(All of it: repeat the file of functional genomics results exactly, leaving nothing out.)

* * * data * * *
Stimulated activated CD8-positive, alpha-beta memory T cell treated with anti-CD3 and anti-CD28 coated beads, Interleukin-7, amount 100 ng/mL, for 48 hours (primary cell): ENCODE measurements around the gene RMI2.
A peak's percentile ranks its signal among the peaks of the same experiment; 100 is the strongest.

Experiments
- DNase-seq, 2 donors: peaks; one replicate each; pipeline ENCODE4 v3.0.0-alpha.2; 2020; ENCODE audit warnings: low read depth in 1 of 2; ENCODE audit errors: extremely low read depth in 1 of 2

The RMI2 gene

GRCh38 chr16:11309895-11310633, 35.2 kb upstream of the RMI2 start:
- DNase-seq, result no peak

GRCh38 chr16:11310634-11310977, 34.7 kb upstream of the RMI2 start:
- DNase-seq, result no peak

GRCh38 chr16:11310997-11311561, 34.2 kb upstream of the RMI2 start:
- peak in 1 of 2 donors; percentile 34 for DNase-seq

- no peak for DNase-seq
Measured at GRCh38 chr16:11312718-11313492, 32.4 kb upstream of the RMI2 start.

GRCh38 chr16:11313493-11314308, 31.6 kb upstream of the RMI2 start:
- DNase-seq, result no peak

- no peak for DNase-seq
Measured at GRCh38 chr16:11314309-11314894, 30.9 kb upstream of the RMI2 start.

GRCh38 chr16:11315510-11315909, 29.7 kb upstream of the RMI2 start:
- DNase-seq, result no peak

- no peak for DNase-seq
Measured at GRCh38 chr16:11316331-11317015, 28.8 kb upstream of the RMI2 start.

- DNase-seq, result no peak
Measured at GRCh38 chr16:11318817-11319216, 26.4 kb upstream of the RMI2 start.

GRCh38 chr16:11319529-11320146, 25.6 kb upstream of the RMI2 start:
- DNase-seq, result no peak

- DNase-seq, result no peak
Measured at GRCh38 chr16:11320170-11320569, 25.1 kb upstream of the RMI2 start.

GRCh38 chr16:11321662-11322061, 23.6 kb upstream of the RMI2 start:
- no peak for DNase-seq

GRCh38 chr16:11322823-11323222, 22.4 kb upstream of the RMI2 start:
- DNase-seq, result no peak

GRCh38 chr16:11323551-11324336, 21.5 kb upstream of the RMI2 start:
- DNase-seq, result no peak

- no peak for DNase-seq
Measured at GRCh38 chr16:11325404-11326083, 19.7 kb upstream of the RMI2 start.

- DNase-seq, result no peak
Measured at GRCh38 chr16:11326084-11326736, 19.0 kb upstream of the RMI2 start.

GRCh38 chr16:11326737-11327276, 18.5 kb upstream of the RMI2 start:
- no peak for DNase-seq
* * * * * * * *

Stimulated activated CD8-positive, alpha-beta memory T cell treated with anti-CD3 and anti-CD28 coated beads, Interleukin-7, amount 100 ng/mL, for 48 hours (primary cell): ENCODE measurements around the gene RMI2.
A peak's percentile ranks its signal among the peaks of the same experiment; 100 is the strongest.

Experiments
- DNase-seq, 2 donors: peaks; one replicate each; pipeline ENCODE4 v3.0.0-alpha.2; 2020; ENCODE audit warnings: low read depth in 1 of 2; ENCODE audit errors: extremely low read depth in 1 of 2

The RMI2 gene

GRCh38 chr16:11309895-11310633, 35.2 kb upstream of the RMI2 start:
- DNase-seq, result no peak

GRCh38 chr16:11310634-11310977, 34.7 kb upstream of the RMI2 start:
- DNase-seq, result no peak

GRCh38 chr16:11310997-11311561, 34.2 kb upstream of the RMI2 start:
- peak in 1 of 2 donors; percentile 34 for DNase-seq

- no peak for DNase-seq
Measured at GRCh38 chr16:11312718-11313492, 32.4 kb upstream of the RMI2 start.

GRCh38 chr16:11313493-11314308, 31.6 kb upstream of the RMI2 start:
- DNase-seq, result no peak

- no peak for DNase-seq
Measured at GRCh38 chr16:11314309-11314894, 30.9 kb upstream of the RMI2 start.

GRCh38 chr16:11315510-11315909, 29.7 kb upstream of the RMI2 start:
- DNase-seq, result no peak

- no peak for DNase-seq
Measured at GRCh38 chr16:11316331-11317015, 28.8 kb upstream of the RMI2 start.

- DNase-seq, result no peak
Measured at GRCh38 chr16:11318817-11319216, 26.4 kb upstream of the RMI2 start.

GRCh38 chr16:11319529-11320146, 25.6 kb upstream of the RMI2 start:
- DNase-seq, result no peak

- DNase-seq, result no peak
Measured at GRCh38 chr16:11320170-11320569, 25.1 kb upstream of the RMI2 start.

GRCh38 chr16:11321662-11322061, 23.6 kb upstream of the RMI2 start:
- no peak for DNase-seq

GRCh38 chr16:11322823-11323222, 22.4 kb upstream of the RMI2 start:
- DNase-seq, result no peak

GRCh38 chr16:11323551-11324336, 21.5 kb upstream of the RMI2 start:
- DNase-seq, result no peak

- no peak for DNase-seq
Measured at GRCh38 chr16:11325404-11326083, 19.7 kb upstream of the RMI2 start.

- DNase-seq, result no peak
Measured at GRCh38 chr16:11326084-11326736, 19.0 kb upstream of the RMI2 start.

GRCh38 chr16:11326737-11327276, 18.5 kb upstream of the RMI2 start:
- no peak for DNase-seq